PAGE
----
Day 4 Itinerary:
- Neptune Seafood Restaurant
- Beta5 Chocolates
- Coal Harbour
- Bella Gelateria
- Poké Time
- Yuu Japanese Tapas
- 720 Sweets
N E P T U N E S E A F O O D R E S T A U R A N T
8171 Ackroyd Rd #110
During my last Vancouver trip, my mom and I went for dim sum three times in less than a week (see here, here, and here). In Richmond, you're spoiled silly when it comes to restaurants so you never really get tired of it.
This time around, it was hard filtering through restaurants and narrowing it down to just one. Proximity won over in the end, so we found ourselves at Neptune.
Neptune Seafood Restaurant is part of a larger restaurant group. They were established in 1997 and have quite a few restaurants under their umbrella in the metro Vancouver area. Their Richmond location is quite nice, and sits adjacent to their casual sister restaurant, Neptune Wonton Noodle.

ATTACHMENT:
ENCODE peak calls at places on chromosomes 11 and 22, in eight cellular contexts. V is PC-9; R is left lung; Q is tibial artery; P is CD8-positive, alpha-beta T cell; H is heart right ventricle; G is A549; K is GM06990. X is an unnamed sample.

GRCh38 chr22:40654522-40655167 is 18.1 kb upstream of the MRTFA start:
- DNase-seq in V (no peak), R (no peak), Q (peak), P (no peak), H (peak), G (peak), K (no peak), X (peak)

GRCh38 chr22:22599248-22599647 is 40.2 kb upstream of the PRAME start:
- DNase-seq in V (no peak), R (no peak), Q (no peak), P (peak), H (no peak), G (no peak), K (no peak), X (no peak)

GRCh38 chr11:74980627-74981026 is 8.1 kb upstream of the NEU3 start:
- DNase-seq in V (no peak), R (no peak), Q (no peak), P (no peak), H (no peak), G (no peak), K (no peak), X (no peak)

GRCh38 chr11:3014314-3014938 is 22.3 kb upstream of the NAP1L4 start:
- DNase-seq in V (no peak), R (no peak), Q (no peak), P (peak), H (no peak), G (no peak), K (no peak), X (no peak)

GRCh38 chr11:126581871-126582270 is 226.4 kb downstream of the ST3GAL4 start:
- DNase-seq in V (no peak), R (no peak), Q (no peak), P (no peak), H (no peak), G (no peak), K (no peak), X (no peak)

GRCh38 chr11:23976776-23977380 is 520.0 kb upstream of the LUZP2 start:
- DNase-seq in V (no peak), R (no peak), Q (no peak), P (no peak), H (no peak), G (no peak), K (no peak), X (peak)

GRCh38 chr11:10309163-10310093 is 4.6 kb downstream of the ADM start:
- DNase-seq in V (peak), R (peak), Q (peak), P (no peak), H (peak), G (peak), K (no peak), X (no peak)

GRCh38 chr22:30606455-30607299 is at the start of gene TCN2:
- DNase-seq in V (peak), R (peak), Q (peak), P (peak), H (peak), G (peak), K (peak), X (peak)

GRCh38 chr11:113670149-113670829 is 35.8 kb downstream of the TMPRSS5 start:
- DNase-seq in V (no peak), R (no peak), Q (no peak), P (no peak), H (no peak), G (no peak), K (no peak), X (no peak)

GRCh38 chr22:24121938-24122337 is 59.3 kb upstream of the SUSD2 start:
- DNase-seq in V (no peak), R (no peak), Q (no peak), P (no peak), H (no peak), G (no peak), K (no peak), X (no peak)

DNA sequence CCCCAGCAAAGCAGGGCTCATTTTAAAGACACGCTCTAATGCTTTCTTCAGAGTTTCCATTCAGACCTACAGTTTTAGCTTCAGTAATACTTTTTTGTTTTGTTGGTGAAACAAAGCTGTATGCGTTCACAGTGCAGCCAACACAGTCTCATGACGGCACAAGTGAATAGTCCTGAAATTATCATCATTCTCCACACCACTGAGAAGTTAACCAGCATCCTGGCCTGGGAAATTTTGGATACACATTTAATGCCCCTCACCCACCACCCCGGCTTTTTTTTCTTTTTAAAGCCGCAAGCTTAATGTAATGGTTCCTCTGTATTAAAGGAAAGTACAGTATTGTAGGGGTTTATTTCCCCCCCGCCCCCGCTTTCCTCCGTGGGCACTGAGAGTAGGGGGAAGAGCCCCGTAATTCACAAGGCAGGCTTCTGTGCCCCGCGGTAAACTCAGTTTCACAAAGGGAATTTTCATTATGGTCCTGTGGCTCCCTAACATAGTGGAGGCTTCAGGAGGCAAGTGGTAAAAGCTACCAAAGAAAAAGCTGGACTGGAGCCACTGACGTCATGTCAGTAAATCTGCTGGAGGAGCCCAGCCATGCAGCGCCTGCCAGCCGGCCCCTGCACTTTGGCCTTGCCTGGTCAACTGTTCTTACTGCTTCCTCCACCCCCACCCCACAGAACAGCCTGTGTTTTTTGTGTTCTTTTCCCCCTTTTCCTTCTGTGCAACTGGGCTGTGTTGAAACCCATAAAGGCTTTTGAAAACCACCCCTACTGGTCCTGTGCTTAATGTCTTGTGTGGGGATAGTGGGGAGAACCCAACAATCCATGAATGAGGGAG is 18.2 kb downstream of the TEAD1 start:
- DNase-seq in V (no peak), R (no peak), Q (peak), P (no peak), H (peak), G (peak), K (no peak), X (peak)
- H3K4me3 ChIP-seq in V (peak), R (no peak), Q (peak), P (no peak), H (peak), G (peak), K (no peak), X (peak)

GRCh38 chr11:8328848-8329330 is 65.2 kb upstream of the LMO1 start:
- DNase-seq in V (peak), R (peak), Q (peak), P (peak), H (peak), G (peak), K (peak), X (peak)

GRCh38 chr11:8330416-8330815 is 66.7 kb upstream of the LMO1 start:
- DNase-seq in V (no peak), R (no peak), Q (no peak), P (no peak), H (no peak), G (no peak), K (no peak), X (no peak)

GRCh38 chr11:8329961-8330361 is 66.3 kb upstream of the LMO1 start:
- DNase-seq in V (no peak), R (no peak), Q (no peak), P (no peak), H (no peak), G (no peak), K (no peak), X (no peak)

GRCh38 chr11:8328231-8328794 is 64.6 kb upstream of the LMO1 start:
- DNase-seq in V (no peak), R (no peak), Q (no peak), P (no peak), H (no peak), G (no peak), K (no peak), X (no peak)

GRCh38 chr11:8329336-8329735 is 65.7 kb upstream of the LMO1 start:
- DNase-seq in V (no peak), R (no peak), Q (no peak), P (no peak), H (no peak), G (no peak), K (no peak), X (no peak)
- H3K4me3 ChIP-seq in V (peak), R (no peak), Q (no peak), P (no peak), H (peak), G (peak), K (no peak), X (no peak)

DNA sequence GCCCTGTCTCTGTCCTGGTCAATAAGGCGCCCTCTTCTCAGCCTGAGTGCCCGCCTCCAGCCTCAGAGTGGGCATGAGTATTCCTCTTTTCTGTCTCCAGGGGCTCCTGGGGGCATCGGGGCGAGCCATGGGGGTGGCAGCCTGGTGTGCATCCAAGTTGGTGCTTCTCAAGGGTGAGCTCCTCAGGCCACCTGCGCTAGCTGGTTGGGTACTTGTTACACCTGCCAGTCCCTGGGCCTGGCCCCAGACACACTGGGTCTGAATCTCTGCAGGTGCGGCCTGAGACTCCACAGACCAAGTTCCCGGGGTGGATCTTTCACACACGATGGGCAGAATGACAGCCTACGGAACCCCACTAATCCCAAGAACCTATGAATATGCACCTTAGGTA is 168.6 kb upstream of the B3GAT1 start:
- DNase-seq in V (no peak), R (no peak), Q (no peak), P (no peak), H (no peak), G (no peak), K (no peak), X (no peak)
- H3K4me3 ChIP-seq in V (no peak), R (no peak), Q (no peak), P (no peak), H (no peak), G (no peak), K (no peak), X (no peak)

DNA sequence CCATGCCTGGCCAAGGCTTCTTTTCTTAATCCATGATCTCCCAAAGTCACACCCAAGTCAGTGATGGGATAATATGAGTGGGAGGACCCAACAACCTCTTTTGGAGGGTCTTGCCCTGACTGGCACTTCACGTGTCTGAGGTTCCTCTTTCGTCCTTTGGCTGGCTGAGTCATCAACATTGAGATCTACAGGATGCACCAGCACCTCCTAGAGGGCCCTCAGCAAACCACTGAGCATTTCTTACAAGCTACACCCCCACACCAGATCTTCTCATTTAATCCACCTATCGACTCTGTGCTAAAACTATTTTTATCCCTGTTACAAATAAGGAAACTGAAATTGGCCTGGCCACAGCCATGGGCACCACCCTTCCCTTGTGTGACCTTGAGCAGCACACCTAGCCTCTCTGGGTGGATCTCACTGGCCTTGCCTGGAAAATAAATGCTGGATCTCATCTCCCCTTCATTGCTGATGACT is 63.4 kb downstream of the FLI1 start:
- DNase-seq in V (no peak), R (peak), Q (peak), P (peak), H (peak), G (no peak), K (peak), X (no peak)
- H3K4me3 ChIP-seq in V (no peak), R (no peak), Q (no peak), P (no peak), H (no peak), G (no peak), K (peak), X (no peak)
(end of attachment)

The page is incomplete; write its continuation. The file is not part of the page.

We visited slightly past opening and already there were quite a few tables occupied. You know people are regulars when they have a newspaper out and just one or two dishes on the table.
Service is a bit abrupt but that's a Chinese restaurant for you. Dim sum is ordered by check sheet and if you pay your bill before 11:00, you get 20% off your bill. Take advantage and go early since their dim sum is on the pricier side. There's also a surcharge for tea, $1.00 per person.
Ordering dim sum for only two people is a bit tricky, so we limited ourselves to only four dishes.
Sort of the litmus test for any dim sum restaurant is their har gow or shrimp dumplings ($6.68). These were fresh and plump, really quite good.
Steamed pork shao mai with fish roe ($6.68), another dim sum staple. Shrimp and mushroom are mixed in as well, which helps break up the firm meaty texture of the pork.
The deep fried Chinese donut wrapped with steamed rice roll ($6.68) is garnished with green onions and a drizzle of soy sauce. Hoisin sauce and sesame paste also comes on the side for dipping. It's usually one of my favourite dim sum dishes, but we found the rice roll to be a bit cold. The Chinese donut was also overfried, making it really hard and crunchy. I like it better when the donut still has some chewiness in the middle.